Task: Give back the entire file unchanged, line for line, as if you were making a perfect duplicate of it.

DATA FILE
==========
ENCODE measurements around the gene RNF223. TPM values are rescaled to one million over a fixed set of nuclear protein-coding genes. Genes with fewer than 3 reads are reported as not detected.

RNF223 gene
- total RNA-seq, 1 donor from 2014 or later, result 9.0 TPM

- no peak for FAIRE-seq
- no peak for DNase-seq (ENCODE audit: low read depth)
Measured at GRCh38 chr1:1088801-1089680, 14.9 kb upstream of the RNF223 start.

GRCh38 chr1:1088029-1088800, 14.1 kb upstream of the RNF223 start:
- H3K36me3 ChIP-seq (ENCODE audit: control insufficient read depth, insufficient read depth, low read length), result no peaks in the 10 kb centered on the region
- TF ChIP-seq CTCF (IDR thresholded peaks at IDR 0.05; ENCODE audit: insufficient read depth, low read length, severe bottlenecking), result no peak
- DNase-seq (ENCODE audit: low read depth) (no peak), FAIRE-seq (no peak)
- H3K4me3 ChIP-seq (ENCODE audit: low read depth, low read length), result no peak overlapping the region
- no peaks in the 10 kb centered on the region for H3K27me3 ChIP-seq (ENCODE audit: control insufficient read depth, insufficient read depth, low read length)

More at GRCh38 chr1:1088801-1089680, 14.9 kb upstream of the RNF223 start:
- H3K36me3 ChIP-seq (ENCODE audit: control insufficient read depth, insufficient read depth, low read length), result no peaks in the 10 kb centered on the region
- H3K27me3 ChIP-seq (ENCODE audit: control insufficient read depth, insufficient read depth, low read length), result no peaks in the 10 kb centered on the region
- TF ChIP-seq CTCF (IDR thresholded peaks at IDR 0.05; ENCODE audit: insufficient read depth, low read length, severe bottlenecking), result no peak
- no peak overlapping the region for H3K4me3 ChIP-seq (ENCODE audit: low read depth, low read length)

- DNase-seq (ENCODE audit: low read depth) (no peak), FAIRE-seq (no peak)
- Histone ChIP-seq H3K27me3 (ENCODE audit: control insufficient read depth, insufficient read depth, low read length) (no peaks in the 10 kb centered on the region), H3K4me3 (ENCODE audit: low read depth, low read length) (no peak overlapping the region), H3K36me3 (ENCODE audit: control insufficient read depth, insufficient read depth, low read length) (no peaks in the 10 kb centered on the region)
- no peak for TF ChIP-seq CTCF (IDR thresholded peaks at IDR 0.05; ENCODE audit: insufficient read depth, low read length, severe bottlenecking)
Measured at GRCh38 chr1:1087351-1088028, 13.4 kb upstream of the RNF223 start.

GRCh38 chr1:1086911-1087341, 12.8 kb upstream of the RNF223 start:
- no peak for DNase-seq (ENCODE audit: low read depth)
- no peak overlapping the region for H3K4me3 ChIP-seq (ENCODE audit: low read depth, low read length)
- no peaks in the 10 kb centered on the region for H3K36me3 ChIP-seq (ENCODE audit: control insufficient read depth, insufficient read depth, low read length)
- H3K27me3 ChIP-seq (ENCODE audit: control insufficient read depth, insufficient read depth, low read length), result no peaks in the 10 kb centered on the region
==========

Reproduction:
ENCODE measurements around the gene RNF223. TPM values are rescaled to one million over a fixed set of nuclear protein-coding genes. Genes with fewer than 3 reads are reported as not detected.

RNF223 gene
- total RNA-seq, 1 donor from 2014 or later, result 9.0 TPM

- no peak for FAIRE-seq
- no peak for DNase-seq (ENCODE audit: low read depth)
Measured at GRCh38 chr1:1088801-1089680, 14.9 kb upstream of the RNF223 start.

GRCh38 chr1:1088029-1088800, 14.1 kb upstream of the RNF223 start:
- H3K36me3 ChIP-seq (ENCODE audit: control insufficient read depth, insufficient read depth, low read length), result no peaks in the 10 kb centered on the region
- TF ChIP-seq CTCF (IDR thresholded peaks at IDR 0.05; ENCODE audit: insufficient read depth, low read length, severe bottlenecking), result no peak
- DNase-seq (ENCODE audit: low read depth) (no peak), FAIRE-seq (no peak)
- H3K4me3 ChIP-seq (ENCODE audit: low read depth, low read length), result no peak overlapping the region
- no peaks in the 10 kb centered on the region for H3K27me3 ChIP-seq (ENCODE audit: control insufficient read depth, insufficient read depth, low read length)

More at GRCh38 chr1:1088801-1089680, 14.9 kb upstream of the RNF223 start:
- H3K36me3 ChIP-seq (ENCODE audit: control insufficient read depth, insufficient read depth, low read length), result no peaks in the 10 kb centered on the region
- H3K27me3 ChIP-seq (ENCODE audit: control insufficient read depth, insufficient read depth, low read length), result no peaks in the 10 kb centered on the region
- TF ChIP-seq CTCF (IDR thresholded peaks at IDR 0.05; ENCODE audit: insufficient read depth, low read length, severe bottlenecking), result no peak
- no peak overlapping the region for H3K4me3 ChIP-seq (ENCODE audit: low read depth, low read length)

- DNase-seq (ENCODE audit: low read depth) (no peak), FAIRE-seq (no peak)
- Histone ChIP-seq H3K27me3 (ENCODE audit: control insufficient read depth, insufficient read depth, low read length) (no peaks in the 10 kb centered on the region), H3K4me3 (ENCODE audit: low read depth, low read length) (no peak overlapping the region), H3K36me3 (ENCODE audit: control insufficient read depth, insufficient read depth, low read length) (no peaks in the 10 kb centered on the region)
- no peak for TF ChIP-seq CTCF (IDR thresholded peaks at IDR 0.05; ENCODE audit: insufficient read depth, low read length, severe bottlenecking)
Measured at GRCh38 chr1:1087351-1088028, 13.4 kb upstream of the RNF223 start.

GRCh38 chr1:1086911-1087341, 12.8 kb upstream of the RNF223 start:
- no peak for DNase-seq (ENCODE audit: low read depth)
- no peak overlapping the region for H3K4me3 ChIP-seq (ENCODE audit: low read depth, low read length)
- no peaks in the 10 kb centered on the region for H3K36me3 ChIP-seq (ENCODE audit: control insufficient read depth, insufficient read depth, low read length)
- H3K27me3 ChIP-seq (ENCODE audit: control insufficient read depth, insufficient read depth, low read length), result no peaks in the 10 kb centered on the region